The Leadership Conference is working diligently to see that Tom Perez is confirmed as U.S. Secretary of Labor. Perez is an eminently qualified public servant and consensus builder who has dedicated his career to ensuring that all individuals are treated fairly and have the opportunity to succeed. He has served with integrity and distinction at the local, state and national level, compiling an outstanding record of achievement.
Washington State May Modify Anti-Affirmative Action Law
Feature Story by Ritu Kelotra - 1/29/2004A bill introduced in the state of Washington could allow public universities once again to consider race in admissions. The legislation, which is getting bipartisan support, takes into account the June 2003 U.S. Supreme Court ruling that upheld the constitutionality of race-based admissions policies.
"Our higher education institutions are at a distinct disadvantage because they can't consider the whole applicant during the admissions process as other states can," said state Senator Jeanne Kohl-Welles, D-Seattle, the bill's sponsor. "Let's allow our schools a holistic approach to looking at applicants."
Senator Don Carlson, R-Vancouver, chairman of the Senate Higher Education Committee, is supporting Kohl-Welles' proposal.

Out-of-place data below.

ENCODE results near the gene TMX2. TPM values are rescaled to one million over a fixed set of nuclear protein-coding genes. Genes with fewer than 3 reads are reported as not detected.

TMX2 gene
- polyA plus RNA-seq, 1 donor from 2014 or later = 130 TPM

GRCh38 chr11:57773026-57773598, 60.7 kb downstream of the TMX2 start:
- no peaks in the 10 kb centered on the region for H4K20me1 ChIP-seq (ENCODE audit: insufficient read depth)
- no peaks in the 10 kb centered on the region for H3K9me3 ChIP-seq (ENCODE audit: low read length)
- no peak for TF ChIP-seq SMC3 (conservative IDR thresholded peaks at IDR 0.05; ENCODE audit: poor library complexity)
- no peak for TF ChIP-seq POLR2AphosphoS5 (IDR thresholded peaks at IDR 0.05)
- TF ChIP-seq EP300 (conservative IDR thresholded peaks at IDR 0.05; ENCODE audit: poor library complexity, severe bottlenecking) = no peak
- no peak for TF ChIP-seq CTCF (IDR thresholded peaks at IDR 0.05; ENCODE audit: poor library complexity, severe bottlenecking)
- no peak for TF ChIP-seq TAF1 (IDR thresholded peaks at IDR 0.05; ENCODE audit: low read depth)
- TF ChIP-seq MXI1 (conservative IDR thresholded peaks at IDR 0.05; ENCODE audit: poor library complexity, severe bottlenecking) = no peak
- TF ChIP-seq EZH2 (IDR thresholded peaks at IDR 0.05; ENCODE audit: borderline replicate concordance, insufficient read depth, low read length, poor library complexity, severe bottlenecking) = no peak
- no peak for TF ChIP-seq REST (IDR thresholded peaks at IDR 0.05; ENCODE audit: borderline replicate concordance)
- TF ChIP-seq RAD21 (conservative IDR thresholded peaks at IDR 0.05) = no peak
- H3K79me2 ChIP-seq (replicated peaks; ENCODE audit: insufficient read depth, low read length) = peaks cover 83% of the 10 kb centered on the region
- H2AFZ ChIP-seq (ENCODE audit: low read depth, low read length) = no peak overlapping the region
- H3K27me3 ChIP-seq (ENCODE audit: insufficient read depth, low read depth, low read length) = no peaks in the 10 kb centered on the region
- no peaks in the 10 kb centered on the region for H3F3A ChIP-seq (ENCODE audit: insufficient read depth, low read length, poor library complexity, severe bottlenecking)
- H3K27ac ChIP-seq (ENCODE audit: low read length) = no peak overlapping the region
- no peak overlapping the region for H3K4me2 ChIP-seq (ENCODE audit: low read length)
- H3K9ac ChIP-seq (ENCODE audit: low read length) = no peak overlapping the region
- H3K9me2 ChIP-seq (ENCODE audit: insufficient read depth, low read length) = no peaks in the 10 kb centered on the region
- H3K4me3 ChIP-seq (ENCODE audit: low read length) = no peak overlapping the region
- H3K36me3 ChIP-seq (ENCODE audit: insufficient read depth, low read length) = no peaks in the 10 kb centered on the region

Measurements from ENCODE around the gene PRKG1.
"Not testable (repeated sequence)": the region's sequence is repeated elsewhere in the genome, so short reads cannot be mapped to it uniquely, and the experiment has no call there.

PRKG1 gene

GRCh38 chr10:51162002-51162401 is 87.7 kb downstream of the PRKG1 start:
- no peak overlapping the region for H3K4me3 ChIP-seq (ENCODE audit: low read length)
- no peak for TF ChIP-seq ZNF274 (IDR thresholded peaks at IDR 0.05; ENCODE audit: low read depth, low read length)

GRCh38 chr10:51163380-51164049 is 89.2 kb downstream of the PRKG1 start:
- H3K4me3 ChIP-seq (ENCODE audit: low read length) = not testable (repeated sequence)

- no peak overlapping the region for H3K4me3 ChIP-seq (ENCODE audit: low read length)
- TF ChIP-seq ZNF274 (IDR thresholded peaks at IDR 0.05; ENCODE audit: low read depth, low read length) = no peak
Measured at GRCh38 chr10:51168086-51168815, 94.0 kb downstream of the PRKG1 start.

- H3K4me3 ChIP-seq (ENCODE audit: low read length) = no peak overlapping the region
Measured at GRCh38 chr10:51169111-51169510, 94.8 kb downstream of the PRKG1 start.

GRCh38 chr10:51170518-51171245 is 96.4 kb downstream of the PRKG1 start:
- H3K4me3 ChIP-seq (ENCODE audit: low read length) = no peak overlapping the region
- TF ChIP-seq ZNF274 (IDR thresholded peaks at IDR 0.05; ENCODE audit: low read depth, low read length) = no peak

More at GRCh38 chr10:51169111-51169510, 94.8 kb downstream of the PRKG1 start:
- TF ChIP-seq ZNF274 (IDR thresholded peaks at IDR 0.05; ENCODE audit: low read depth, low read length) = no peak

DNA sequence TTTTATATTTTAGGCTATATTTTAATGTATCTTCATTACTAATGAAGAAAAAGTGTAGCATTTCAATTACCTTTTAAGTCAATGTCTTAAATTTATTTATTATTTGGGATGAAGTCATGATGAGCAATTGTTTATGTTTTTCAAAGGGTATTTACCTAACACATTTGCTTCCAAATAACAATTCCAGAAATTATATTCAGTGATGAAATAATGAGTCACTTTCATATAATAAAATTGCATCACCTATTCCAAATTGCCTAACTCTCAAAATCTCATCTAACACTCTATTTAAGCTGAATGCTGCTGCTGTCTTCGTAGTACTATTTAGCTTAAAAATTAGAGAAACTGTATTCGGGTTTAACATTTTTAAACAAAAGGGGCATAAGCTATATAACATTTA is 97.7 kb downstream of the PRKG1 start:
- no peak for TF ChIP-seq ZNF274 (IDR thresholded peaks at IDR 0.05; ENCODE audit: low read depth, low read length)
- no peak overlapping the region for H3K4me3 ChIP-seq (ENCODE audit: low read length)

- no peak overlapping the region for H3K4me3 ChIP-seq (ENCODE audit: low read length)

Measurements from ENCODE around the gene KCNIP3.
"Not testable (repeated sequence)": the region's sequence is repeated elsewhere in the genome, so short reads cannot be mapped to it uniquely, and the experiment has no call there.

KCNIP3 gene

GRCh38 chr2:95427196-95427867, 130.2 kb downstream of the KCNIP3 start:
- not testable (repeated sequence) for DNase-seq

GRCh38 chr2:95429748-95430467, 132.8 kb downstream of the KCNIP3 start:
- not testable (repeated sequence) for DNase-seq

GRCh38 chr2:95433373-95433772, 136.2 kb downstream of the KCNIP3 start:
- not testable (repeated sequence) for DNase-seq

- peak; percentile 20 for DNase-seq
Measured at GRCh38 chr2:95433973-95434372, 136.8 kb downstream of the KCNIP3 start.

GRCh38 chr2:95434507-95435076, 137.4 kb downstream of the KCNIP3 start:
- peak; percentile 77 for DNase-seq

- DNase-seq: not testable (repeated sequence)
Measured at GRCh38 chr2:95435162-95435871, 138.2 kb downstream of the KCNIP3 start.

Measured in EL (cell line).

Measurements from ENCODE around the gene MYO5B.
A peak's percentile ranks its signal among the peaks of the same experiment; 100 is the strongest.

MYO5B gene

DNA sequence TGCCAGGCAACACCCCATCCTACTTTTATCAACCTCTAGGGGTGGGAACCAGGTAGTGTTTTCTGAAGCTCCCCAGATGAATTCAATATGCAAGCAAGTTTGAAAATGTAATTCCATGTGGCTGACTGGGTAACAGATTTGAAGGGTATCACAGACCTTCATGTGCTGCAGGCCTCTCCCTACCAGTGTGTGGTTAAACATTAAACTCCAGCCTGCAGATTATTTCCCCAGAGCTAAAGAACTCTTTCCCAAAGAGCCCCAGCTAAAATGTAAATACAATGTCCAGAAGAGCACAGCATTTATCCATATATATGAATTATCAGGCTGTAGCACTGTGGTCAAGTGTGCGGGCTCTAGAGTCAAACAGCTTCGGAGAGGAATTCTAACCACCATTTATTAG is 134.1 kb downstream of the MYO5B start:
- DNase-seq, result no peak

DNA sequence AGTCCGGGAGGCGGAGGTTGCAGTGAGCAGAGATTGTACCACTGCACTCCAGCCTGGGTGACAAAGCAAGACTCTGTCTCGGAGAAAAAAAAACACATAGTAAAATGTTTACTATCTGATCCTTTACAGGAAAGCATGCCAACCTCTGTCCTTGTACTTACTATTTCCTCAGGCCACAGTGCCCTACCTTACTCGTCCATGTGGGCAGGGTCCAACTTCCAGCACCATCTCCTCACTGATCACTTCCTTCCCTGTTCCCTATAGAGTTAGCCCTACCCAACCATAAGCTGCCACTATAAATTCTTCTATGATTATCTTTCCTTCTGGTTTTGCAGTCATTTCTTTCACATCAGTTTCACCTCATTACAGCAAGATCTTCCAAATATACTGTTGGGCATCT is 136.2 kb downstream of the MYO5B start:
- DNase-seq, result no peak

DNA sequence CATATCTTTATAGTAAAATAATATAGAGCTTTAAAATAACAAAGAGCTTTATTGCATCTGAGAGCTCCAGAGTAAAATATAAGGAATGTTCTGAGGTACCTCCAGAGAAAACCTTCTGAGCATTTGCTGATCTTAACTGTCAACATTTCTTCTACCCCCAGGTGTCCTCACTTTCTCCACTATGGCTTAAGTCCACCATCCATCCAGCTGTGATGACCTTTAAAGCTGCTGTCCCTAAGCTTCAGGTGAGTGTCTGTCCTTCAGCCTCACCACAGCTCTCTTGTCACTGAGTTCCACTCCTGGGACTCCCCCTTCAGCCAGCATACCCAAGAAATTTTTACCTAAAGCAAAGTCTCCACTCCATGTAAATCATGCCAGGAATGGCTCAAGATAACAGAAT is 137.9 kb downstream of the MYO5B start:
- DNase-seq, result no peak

The introduction of Senate Bill 6268, and its counterpart House Bill 2700, comes five years after Washington voters passed Initiative 200, which prohibited state affirmative action programs in employment, education, and contracting. After the U.S. Supreme Court ruled in June 2003 that race could be considered in admissions, Washington Governor Gary Locke encouraged the introduction of state legislation to reflect that decision.
"A key component of education is diversity -- diversity of backgrounds, diversity of views, and diversity of cultures and ethnicities," Governor Locke said. "I think the ethnicity of applicants should be taken into account when considering individual student applications, consistent with the U.S. Supreme Court decision.'"
The bills' supporters stress that the proposed legislation does not allow institutions of higher education to implement quota systems.
"[This legislation] is not about overthrowing I-200. It's not about the institution of quotas, set asides or preferential treatment," said Kelly Evans, a public affairs consultant in Seattle who was campaign manager for the NO!200 campaign. "It would simply give our colleges another tool to achieve diversity by giving consideration to the whole student and what they bring to our campuses."
The Senate Higher Education Committee passed the bill after a hearing on January 23, where twenty-four individuals, including several officials from the University of Washington and Washington State University, testified in favor of the legislation. All witnesses cited the importance of achieving diversity in education.
Currently the bill awaits a vote from the Senate Judiciary Committee and the House Higher Education Committee.